4. I did an experiment last week, just to see what would happen, and it worked well, so I’ll share it, as it is pertinent to this discussion.

    I am participating in a more conservative, anglo-catholic parish where vestments are the norm, nary to be set aside for mere heat. I am a Saskatchewan transplant from Ontario, and I am well familiar with the heat and humidity, and when it’s hot here, it’s deadly. So I decided that perhaps I should dress up, instead of wearing t shirts and jeans.

    I bought an under armour heat gear compression shirt and wore that under my dress clothes. Amazingly enough, I didn’t have soaked dress clothes and they didn’t bunch up and stick like they do on those summer days when you can wring the dampness out of the air around you. It works for the Roughriders, and they have way more gear on than we wear vestments.

    Just a thought.

  5. My dear mother made my chasubles — most of them from wonderful fine wool cloth. The green chasuble doesn’t see much use for much of the Ordinary Time. Even though the congregation I currently serve has an air conditioned sanctuary, the cool air doesn’t always reach the chancel. The Evangelical Lutheran Church of the Reformation generally appreciates a fine liturgy, but they don’t seem to mind that their pastor usually wears only the alb & stole during the hotter months of the year.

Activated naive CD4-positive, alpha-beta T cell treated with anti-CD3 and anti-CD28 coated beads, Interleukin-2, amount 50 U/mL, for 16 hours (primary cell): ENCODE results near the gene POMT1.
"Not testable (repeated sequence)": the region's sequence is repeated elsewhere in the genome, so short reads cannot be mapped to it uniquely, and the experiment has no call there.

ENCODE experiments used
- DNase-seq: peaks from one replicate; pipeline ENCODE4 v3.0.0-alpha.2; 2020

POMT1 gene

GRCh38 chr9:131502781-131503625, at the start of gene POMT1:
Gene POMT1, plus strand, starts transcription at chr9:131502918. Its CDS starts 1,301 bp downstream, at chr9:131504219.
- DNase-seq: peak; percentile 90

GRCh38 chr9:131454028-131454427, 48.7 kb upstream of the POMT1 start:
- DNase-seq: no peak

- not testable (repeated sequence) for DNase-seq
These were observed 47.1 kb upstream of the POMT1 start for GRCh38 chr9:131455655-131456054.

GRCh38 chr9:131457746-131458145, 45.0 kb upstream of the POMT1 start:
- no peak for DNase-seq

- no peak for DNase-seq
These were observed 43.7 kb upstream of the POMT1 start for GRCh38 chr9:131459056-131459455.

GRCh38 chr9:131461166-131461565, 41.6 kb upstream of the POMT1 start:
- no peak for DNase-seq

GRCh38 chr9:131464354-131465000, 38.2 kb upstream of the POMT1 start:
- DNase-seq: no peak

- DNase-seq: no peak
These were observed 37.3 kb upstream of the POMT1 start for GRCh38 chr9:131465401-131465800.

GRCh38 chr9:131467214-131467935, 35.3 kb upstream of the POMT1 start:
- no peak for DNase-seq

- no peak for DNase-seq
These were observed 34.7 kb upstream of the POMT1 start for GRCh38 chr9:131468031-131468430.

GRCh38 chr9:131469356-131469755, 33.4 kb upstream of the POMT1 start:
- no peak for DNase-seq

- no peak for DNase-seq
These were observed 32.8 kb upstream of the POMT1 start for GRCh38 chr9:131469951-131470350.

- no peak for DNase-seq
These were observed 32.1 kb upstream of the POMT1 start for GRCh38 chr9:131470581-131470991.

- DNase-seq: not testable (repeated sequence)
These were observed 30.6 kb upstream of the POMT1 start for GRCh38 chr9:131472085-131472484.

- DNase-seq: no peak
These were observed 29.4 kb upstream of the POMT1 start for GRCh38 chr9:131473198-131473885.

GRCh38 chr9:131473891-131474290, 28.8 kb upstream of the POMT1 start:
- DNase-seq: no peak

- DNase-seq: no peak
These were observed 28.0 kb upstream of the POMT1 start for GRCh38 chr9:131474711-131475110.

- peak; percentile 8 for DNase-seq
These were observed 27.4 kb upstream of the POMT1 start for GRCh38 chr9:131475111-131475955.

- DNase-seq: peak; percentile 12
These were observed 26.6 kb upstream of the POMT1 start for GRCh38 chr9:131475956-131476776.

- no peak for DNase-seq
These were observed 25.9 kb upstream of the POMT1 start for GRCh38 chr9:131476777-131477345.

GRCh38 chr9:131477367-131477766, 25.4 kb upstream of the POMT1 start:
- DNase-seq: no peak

In this kind of weather I find it somewhat appropriate to chuckle at the German Lutheran missionaries who thought the vestments of northern Europe quite appropriate in their travels to places such as Papua New Guinea & Guyana.

  6. I tell my congregation in July that they can either have me dressed or have me conscious. I came close to passing out from heat stroke behind the altar at my last parish while wearing the usual including a chausible. And in my experience if I’m dripping in sweat the congregation is so worried about me they are to distracted to enter into the mystery. If they can’t find God because I’m down to an alb and stole they’re not looking hard enough!

  7. Fr. Bengry